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Death with Interruptions

by

Death with Interruptions Cover

 

Staff Pick

"We will know less and less what it means to be human." —Book of Predictions

One of the most admirable qualities of genius is that it falters so infrequently. This is the tenth year since Señor José Saramago was awarded the Nobel Prize for literature, and though he is nearing his late 80s, his writing remains deft, spirited, and resplendent.

While I believe Saramago's earlier, historically themed novels (Baltasar and Blimunda, The Year of the Death of Ricardo Reis, The History of the Siege of Lisbon, and The Gospel According to Jesus Christ) excel more as complete works, it is his later, allegorical tales (The Stone Raft, Blindness, All the Names, The Cave, The Double, and Seeing) that seem to have the most lingering effects. Death with Interruptions is an entry into this latter part of his oeuvre. Within the story, death is personified, and it is to she whom the nameless country's inhabitants owe their fates. As in many of Saramago's books, a fantastic, however improbable, incident becomes the catalyst for the no less spectacular events that ensue therefrom. "The following day, no one died."

Written in Saramago's singular style, Death with Interruptions is replete with exquisite prose, sensational imaginings, and "perspicacious" humor. The serious, the sardonic, and the sensual coexist magnificently, as they always have throughout his books. Within the narrative, he takes aim at the usual excesses: religious doctrine, governmental inefficiency, and corporate avarice. Although the story's import is cogently offered, Saramago never strays into moralism. Death is more to life than much of our daily living.

It is hard to match the exaltation and awe with which I began reading Saramago's novels years ago; nevertheless, I think Death with Interruptions is a solid addition to an already outstanding body of work. In a more just world, Saramago's plays, poems, diaries, short stories and nonfiction would wend their way to an English translation.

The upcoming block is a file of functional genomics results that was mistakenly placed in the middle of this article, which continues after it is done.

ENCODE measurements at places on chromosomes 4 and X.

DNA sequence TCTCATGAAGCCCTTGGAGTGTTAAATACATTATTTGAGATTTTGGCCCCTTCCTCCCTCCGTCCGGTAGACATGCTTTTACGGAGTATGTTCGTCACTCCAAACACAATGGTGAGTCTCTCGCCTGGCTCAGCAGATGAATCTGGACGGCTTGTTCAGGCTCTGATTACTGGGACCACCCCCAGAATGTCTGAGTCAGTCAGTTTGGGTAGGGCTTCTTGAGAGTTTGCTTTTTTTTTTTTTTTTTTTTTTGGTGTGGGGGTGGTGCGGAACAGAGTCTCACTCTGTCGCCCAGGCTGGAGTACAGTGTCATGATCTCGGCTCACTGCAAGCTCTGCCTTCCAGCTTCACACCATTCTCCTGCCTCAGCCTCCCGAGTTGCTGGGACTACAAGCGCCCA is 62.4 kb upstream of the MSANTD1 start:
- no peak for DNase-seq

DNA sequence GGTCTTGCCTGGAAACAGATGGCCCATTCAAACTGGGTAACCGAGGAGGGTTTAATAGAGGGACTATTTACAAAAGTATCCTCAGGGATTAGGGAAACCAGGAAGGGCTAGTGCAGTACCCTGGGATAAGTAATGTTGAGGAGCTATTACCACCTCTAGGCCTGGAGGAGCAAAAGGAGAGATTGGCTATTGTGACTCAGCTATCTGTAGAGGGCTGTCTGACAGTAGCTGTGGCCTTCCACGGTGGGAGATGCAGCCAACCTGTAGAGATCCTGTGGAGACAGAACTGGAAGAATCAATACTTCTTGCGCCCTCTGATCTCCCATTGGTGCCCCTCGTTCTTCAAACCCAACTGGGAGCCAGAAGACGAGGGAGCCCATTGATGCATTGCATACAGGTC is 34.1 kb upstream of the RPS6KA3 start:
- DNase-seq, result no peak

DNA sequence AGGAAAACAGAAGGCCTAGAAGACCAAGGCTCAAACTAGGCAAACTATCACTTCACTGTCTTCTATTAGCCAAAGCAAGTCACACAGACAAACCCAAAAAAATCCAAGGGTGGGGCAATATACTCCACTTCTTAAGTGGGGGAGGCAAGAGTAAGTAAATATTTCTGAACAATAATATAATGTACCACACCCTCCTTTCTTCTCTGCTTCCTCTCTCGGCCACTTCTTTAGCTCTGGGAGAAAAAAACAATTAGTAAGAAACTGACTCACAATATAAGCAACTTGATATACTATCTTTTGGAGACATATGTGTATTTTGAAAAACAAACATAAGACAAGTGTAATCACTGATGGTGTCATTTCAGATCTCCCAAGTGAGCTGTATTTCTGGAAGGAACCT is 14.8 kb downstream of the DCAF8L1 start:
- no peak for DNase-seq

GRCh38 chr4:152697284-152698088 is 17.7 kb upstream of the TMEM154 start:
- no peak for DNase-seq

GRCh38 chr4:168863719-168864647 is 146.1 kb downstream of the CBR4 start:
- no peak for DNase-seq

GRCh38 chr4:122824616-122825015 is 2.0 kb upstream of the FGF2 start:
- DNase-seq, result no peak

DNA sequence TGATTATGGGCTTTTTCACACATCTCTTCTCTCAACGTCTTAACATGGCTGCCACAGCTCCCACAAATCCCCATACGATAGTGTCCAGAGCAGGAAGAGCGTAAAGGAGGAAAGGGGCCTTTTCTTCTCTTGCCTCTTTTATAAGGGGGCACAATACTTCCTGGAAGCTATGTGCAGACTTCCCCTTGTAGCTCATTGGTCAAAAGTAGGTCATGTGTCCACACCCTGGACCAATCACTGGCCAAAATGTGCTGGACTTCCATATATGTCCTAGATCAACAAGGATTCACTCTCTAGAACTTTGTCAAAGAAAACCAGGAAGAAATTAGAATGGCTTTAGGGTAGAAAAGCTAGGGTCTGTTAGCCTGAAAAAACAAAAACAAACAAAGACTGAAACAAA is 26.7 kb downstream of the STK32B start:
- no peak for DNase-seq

"Besides, all the many things that have been said about God and about death are nothing but stories, and this is just another one." —Death without Interruptions
Recommended by Jeremy, Powells.com

Synopses & Reviews

Publisher Comments:

On the first day of the new year, no one dies. This of course causes consternation among politicians, religious leaders, morticians, and doctors. Among the general public, on the other hand, there is initially celebration& — flags are hung out on balconies, people dance in the streets. They have achieved the great goal of humanity: eternal life. Then reality hits home — families are left to care for the permanently dying, life-insurance policies become meaningless, and funeral parlors are reduced to arranging burials for pet dogs, cats, hamsters, and parrots.

Death sits in her chilly apartment, where she lives alone with scythe and filing cabinets, and contemplates her experiment: What if no one ever died again? What if she, death with a small d, became human and were to fall in love?

Review:

No matter how deadly serious his subjects, there's always been something essentially childlike at the heart of Jose Saramago's work — that eagerness to consider simple, outlandish what ifs: What if the Iberian Peninsula broke off and floated away? What if everybody suddenly went blind? What if most voters cast blank ballots?

Like Franz Kafka, his literary ancestor, the unrepentant... Washington Post Book Review (read the entire Washington Post review)

Synopsis:

On the first day of the new year, no one dies. This causes consternation among politicians, religious leaders, and doctors. Among the general public, on the other hand, there is initially celebration: they have achieved eternal life. Then reality hits home, in this latest novel from the Nobel Prize-winning author.

Synopsis:

Nobel Prize-winner Jose Saramago's brilliant new novel poses the question — what happens when the grim reaper decides there will be no more death?